The Atlanta Constitution from Atlanta, Georgia on August 23, 1984 · 37
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The Atlanta Constitution from Atlanta, Georgia · 37

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Atlanta, Georgia
Issue Date:
Thursday, August 23, 1984
Page:
37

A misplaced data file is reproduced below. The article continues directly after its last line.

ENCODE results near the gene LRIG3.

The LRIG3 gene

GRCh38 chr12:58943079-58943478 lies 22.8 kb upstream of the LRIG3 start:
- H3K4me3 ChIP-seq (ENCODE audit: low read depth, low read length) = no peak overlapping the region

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v THE ATLANTA CONSTITUTION B. SECTION Thursday, Aug. 23, 1984 leoplgetc ' 1 Ron Hudspeth Reports of days off exaggerated "Ron Hudspeth is taking a few days off. His column will resume when he returns" That's what it said in the good or 'Constitution, folks. Acapulco maybe? Paris? Hawaii is nice this time of year. ;"Hudspeth, ya bum!" screamed an acquaintance through the phone, jolting me from a restless slumber. "Ya just get back from a cruise and now you gotta have a couple days off?" ... Acapulco," Paris or Hawaii would have been nice, but the fact is I would have preferred Birmingham and Fort Deposit to the reality of ,my "couple days off." I can explain. I had invited fellow journalists Lee Walburn and Lewie Grizzard up to the "family farm near Cumming and then on to Lanierland to see Merle Haggard. It ;was a joyous affair, since the three of us 'concur that Merle Haggard is about the best singer on the planet and getting bet-' 'ter all the time. Lee even brought along a collection of Merle's religious songs for us to warm up on. Boy, am I glad I listened closely to them. It might have made the difference. rl 1 .Merle Haggard Lee Walburn IS MERLE SINGING AT MY FUNERAL? Merle's' show was fabulous. "He's the best ever," said Grizzard, who enter- ' lajhed and amused the crowd around him y: singing .along with Merle. Walburn agreed iysasi'splendjdrformance, ' and sotfral So much so tnlttQgbout two songs from the end I began to feel oddly 1 hot and thirsty and then dizzy. Uh-oh. '"Something's wrong here. Oh, no. I'm gonna faint, And I did- Kerplunk! atoke to? calls from my companions and the stares of strangers with looks on their faces4 that read: "Who's the drunk?" .-. 'Vou're hyperventilating," said Lee. "pnon, I'll walk you out and we'll get some air." We started up the aisle, Lee holding on. td me as I wobbled like Gale Sayeri on a broken field run! made it about halfway out before - you guessed it'- Kerplunk! I fainted again. This time ' I landed and broke "hot dog" Pascual Pe- V rei'i record, smearing someone's discarded mustard over much of my body. , .';"'A paramedic crew arrived and carried me to the top of a picnic table outside the concert One put a mask over my nose and said, "Breathe." Another strapped something tight around my arm. Semiconscious, I heard one of them say, "I can't find his pulse. Better upgrade the ambulance from a three to a two." And then Grizzard's voice: "What he needs is a drink!" So this was the way it was gonna end? On a picnic table like a huge ham with Grizzard preaching my funeral. At least in the background I could still hear Merle singing. . ' IT AINT GRADY, BUT THAT AINT BAD: The ambulance ride was nice. They even let my companion, Jen Luther,' ride irt the front. My attendant was an attractive blonde. It's not every guy who kicks out with two nice-looking blondes in attendance. I did have to postpone my trip to the pearly gates momentarily when the cute paramedic radioed the hospital and began, "I have a 52-year-old white .male..:' "Whoa!" I said, sitting up. "I may have aged in the last 20 minutes, but fm not as old as Skip Caray."; She blushed and asked me how the show was. ''Great," I managed, "except for the last part- Someone blacked it out" , . The tflflts at Forsyth County Hospital were rjiee. While Grizzard entertained them with his Haggard imitations, the doctor gave me every test known to mankind. IWhat did you have to eat today?" he asked. "Let's see," I said. "A cold chicken tying, assorted potato chips, Fritos and peanuts and three Miller Lites." "Hmmm-m," he said. "Been going pretty hard lately?" "Maybe a little too much research," I admitted. ....In the end, we concluded that I was the victim of exhaustion and a nasty stomach virus that has been attacking our town. - HELLO, GOODBYE: Grizzard In- sisted on wheeling me out of the hospital. IUboked like a scene from "Airplane." He rolled the wheelchair right into a wall. I sjjowed him. I passed out again. . . . Safe at-home, finally, thanks to a tired Walburn who, fearing the worst admitted, "You scared me to death!" r.-. A couple of days later a newspaper reporter and her husband were at lunch at a Mexican restaurant and, suddenly, he passed out face down in his enchiladas. They were having lunch with Lee Walburn. "I don't know," said Walburn, "how much more I can , , stand." Glassbmster ? j- i :) Jmm:f Columbus, Ohio, photographer Fred Shannon took this photo of a phone flying through the air in front of Tina Resch Does Tina Resch cause dishes to fly? Magician charges collusion, Page 6-B By Bo Emerson Staff Writer Things are quiet now at the Resch household in Columbus, Ohio. Quiet, but not normal. Most of the broken glassware and china has been replaced, the egg stains removed from the ceiling and the furniture put back where it belongs. Paintings don't leap off the walls and candles don t take flight. But they might, they might Now that Tina is back. , Tina Resch, a 14-year-old high school freshman grabbed national headlines last spring as the supposed unconscious and involuntary cause of a spate of strange events. ' Whenever Tina was home,' wineglasses, .telephones, candles and groceries flew violently around tlie house, propelled by unseen ' forces. Furniture moved itself, appliances turned on and chandeliers began swinging as if in scenes from the Steven Spielberg movie "Poltergeist" ' , .. . After ,a Columbus columnist wrote -about the incidents, the Resch house and property became an arena for competing re porters, television cameramen, curious parapsychologists and skeptical professional magicians. Tina underwent a barrage of brain scans, personality tests and psychokinetic exercises, traveling to North Carolina, Florida and finally, this month, to Georgia for a "Mediumship Development Seminar" at a school for psychics north of Atlanta. The testing did not determine whether Tina possesses psychokinetic powers the JIM BATTI FSStaH Tina Resch (left) holds tight to psychic teacher Pat Hayes' hand ability to move objects with mental energy. Neither did it resolve the scientific debate over whether psychokinesis even exists. But her odyssey has worked deep changes in the young girl. ; She once fought with fellow students, argued with teachers and performed so poorly in schoolwork that her adoptive parents, Joan and John Resch, took her out of public school and hired a tutor to teach her at home. This fall, for the first time in years, Tina will return to public school, enrolling as a freshman at Northland High School in Columbus. She is determined to do well. "I'm going to refuse to get angry," she says, "I'm going to refuse to get in a fight or get upset about anything anybody says. I just think of a lot of love and light and happiness and hope." See TINA, Page 7-B John Carman GOP makes test pattern look lively v Political junkies began to whoop and holler at the TV networks as soon as the echoes cleared last month from San Francisco's Moscone Center. -w-iK s - Time magazine harrumphed that the networks "cover tennis matches with more fidelity to the action" than they had the Democratic convention and lamented the trim coverage expected for the Republicans this week in Dallas, v ': The editors of New Republic magazine were angrier, insisting that a political convention is "a mammoth combination of the Tonight Show,' the evening news, 'Dynasty,' 'Queen for a Day, 'People's Court,' 'This Is Your Life, 'Saturday Night Live' and the biggest Phil Donahue show imaginable." - ABC's David Brinkley, who has been publicly amused by politicians for 28 years, contravened the network line this week with his observation that any political convention is "essentially crazy, which is one reason it's so interesting." Bill Moyers of CBS also reacted to an ABC executive's now-famous remark that the conventions are dinosaurs. Anyone who thinks they're dull, Moyers said on the "CBS Evening News" this week, suffers from "terminal cynicism." ' '' Gasp-'. Before I keel over from incurable cynicism, I would like to say,, that the Republican convention has afforded, the dullest, the most insufferably boryigi the most torturous, hours, of. TV vvie wing I have beeri fprced to endure &i)pe, public invented pledge weefc.;; Television should cover the conventions. Americans have scant opportunity to watch their democracy function in any ; form,,, let ,alom?Jts;mostf fraant : manifestation. It's not too mucK.to.k the : networks to lay it out on the .screeo every four years. , ' v 7 ' But this year's sleek coverage is enough. This week has been more than enough. You can absorb the flavor of the event and catch the main acts.' It doesn't take gavel-to-gavel galvanization to understand that the Republican Party is content with itself, confident of its nominee and brimming with conservative fervor. The Republicans are, NBC's Tom Brokaw said, "putting on an electric happy face." People who think the networks are shortchanging them should take a closer look at the Republican coverage. How about that platform plank that would See CARMAN, Page 11-B Winner of MTV's guest veejay slot an avid video fan , . '. By Cathy Bernstein . He's a true video fan a self -described fanatic. He's found happiness jwithin the realms of his TV set, tuning in 16 hours of video music a day even when he sleeps which would have been enough. But this - this is ecstasy. Thirty-four-year-old Jim Boggs of Marietta is the winner of the first MTV Viewer Guest Veejay Contest That means he'll appear for an hour on MTV, the 24-hour rock video cable channel, as a guest veejay. The date isn't set yet but when the big day comes, Boggs is sure it'll be a dream come true. ' 1 To win, all Boggs had to do was send in a post card to MTV well, 23 post cards, one of which was chosen in a random drawing. The call came on Aug. 13. It was Judy Evans, star of "The Guiding Light," who informed Boggs that he was the winner of the contest. Why Judy Evans? Because he not only will appear on MTV, but also will play a small cameo role on "The Guiding Light" daytime soap opera. He's looking forward to that but says "it's definitely second to MTV." Wait there's more. Boggs and a guest will fly first class to New York City where luxury hotel accommodations await them for four days and three nights. They'll receive $1,000 to spend as they wish, have limousines on call at all times, and visit several night clubs where the rock stars hang out. - Boggs' addiction to videos started when MTV aired in August 1981. "I was running across the channels when I saw a popular song. I loved what was being done to it" said Boggs. "I thought to ' myself, 'What is this?' From there on out it's been my life." Boggs' devotion doesn't stop at the tube. He's a rock 'n' roll trivia buff and has collected all the NEIL McGAHEEStatf Jim Boggs also will appear on a soap opera MTV paraphernalia he can find. A computer programmer, he likes to give friends at work MTV T-shirts and wears his red satin MTV jacket and baseball cap in his spare time. He is the proud owner of MTV's book of "Who's Who in Rock Video," a library of the first year of MTV videos. Every song he has taped in the past year and there are more than 100 has come from MTV. Boggs, who is originally from Athens, Ohio, and has lived here for five years, even owns two stereos because of his fanaticism about MTV. His original stereo was in the shop last year when, MTV scheduled a special he wanted to hear in stereo, so he went out and bought another unit to hook up to his TV. Although the exact date of his appearance isn't set, Boggs says he expects to appear either Aug. 28 or Sept 25. Between now and then, he says, "there's nothing else on my mind." Vin not so ordinaire in France these days Kntohf-Riddff NtwiMMri PARIS - Here in the land of the grape whose vine-laced regions of Chablis, Bordeaux and Beaujolais have given-their very names to wine, whose meals have never been meals without a bottle of red, whose fondness for the glass is being ever emulated by the civilized world -Michel Becq settled down to an outdoor lunch and ordered a salad and something to drink. Water, please. Everyone remained calm. "Oui, monsieur," came the reply. "It's better for me not to drink at lunch," Becq, 32, a government analyst said between sips of his mineral water at a cafe on the Boulevard St. Germain. "I'm in the middle of work and I prefer to drink the water. In general, I'm drinking less wine." And so are the French as a whole a lot less. In fact one-third less. Just when wine consumption is exploding in most major countries up 146 percent in the United States since 1963, 125 percent in West Germany, 124 percent in Belgium, 211 percent in Britain, 400 percent in the Netherlands the nation synonymous with wine is sipping 33.2 percent less per capita, according to the National Interprofessional Office of Wines here. France, rest assured, is still the world leader. But from 1.59 billion gallons in 1956, consumption here sank to 1.3 billion gallons in 1980, even though France's population grew more than 14 percent, to 54 million. And the drop shows no signs of leveling off. ' '"v .- "On the contrary," said Jeaii Yves Huguef marketing director of the Office of Wines, "It's really dropping faster. There wiU be some-kind of stabilization, but it's hard to say where.": . ' ' -v Pierre Kleinmann, 23, a Paris fashion designer, almost ,, never touches the stuff. He was drinking a lemonade with his sandwich the other day. Philippe Beziau, 32, a courier, indulges just twice a week, much less than his grandfather, who somehow managed to down a gallon a day. And at lunch, Becq is increasingly resisting what has been an ancient French reflex having wine when having food, at lunch, at dinner, at home, at restaurants, on weekdays, on weekends. Wine and food always had seemed inseparable until now. "There is no problem now if you invite friends over and don't serve wine," said Beziau. Fewer corks are popping, it seems, because the French want to feel better, look better, drive better and work better and because France's lifestyles and economy have changed enormously since World War II. .... : For many French Yuppies yes, they are here too beer drinking is trendy now (up 24.6 percent) while wine, at least the traditional ordinary table wine, is spurned as too blue collar. f ' '